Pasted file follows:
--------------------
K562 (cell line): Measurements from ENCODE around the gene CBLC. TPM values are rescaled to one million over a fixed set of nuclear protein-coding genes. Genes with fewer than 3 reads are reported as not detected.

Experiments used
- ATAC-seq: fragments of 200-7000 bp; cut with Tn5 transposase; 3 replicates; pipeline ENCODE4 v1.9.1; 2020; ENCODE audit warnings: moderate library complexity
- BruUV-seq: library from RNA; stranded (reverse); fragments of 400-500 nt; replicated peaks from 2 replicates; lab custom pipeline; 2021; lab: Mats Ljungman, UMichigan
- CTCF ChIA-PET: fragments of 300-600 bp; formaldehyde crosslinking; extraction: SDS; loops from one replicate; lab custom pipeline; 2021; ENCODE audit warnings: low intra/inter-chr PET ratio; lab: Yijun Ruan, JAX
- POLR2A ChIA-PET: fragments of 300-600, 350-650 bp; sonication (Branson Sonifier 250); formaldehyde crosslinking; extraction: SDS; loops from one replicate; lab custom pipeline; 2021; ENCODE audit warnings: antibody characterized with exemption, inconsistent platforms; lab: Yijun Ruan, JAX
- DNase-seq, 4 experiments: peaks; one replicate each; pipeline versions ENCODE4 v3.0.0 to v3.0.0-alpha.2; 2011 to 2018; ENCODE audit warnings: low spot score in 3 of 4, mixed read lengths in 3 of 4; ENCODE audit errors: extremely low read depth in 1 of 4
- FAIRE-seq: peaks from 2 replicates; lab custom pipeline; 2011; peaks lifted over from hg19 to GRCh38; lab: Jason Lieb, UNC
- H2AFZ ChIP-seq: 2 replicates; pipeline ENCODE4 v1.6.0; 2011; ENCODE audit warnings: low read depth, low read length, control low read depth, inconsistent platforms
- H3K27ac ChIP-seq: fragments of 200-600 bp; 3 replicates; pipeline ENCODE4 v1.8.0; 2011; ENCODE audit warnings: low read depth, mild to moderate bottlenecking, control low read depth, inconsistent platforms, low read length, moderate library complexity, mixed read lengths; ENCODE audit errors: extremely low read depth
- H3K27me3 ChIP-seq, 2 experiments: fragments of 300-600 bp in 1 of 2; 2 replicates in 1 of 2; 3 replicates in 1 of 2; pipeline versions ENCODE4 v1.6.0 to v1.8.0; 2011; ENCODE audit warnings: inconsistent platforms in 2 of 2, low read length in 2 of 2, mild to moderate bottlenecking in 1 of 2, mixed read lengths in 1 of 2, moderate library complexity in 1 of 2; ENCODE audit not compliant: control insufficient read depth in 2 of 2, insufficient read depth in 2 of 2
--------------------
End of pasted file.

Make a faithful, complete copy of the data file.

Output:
K562 (cell line): Measurements from ENCODE around the gene CBLC. TPM values are rescaled to one million over a fixed set of nuclear protein-coding genes. Genes with fewer than 3 reads are reported as not detected.

Experiments used
- ATAC-seq: fragments of 200-7000 bp; cut with Tn5 transposase; 3 replicates; pipeline ENCODE4 v1.9.1; 2020; ENCODE audit warnings: moderate library complexity
- BruUV-seq: library from RNA; stranded (reverse); fragments of 400-500 nt; replicated peaks from 2 replicates; lab custom pipeline; 2021; lab: Mats Ljungman, UMichigan
- CTCF ChIA-PET: fragments of 300-600 bp; formaldehyde crosslinking; extraction: SDS; loops from one replicate; lab custom pipeline; 2021; ENCODE audit warnings: low intra/inter-chr PET ratio; lab: Yijun Ruan, JAX
- POLR2A ChIA-PET: fragments of 300-600, 350-650 bp; sonication (Branson Sonifier 250); formaldehyde crosslinking; extraction: SDS; loops from one replicate; lab custom pipeline; 2021; ENCODE audit warnings: antibody characterized with exemption, inconsistent platforms; lab: Yijun Ruan, JAX
- DNase-seq, 4 experiments: peaks; one replicate each; pipeline versions ENCODE4 v3.0.0 to v3.0.0-alpha.2; 2011 to 2018; ENCODE audit warnings: low spot score in 3 of 4, mixed read lengths in 3 of 4; ENCODE audit errors: extremely low read depth in 1 of 4
- FAIRE-seq: peaks from 2 replicates; lab custom pipeline; 2011; peaks lifted over from hg19 to GRCh38; lab: Jason Lieb, UNC
- H2AFZ ChIP-seq: 2 replicates; pipeline ENCODE4 v1.6.0; 2011; ENCODE audit warnings: low read depth, low read length, control low read depth, inconsistent platforms
- H3K27ac ChIP-seq: fragments of 200-600 bp; 3 replicates; pipeline ENCODE4 v1.8.0; 2011; ENCODE audit warnings: low read depth, mild to moderate bottlenecking, control low read depth, inconsistent platforms, low read length, moderate library complexity, mixed read lengths; ENCODE audit errors: extremely low read depth
- H3K27me3 ChIP-seq, 2 experiments: fragments of 300-600 bp in 1 of 2; 2 replicates in 1 of 2; 3 replicates in 1 of 2; pipeline versions ENCODE4 v1.6.0 to v1.8.0; 2011; ENCODE audit warnings: inconsistent platforms in 2 of 2, low read length in 2 of 2, mild to moderate bottlenecking in 1 of 2, mixed read lengths in 1 of 2, moderate library complexity in 1 of 2; ENCODE audit not compliant: control insufficient read depth in 2 of 2, insufficient read depth in 2 of 2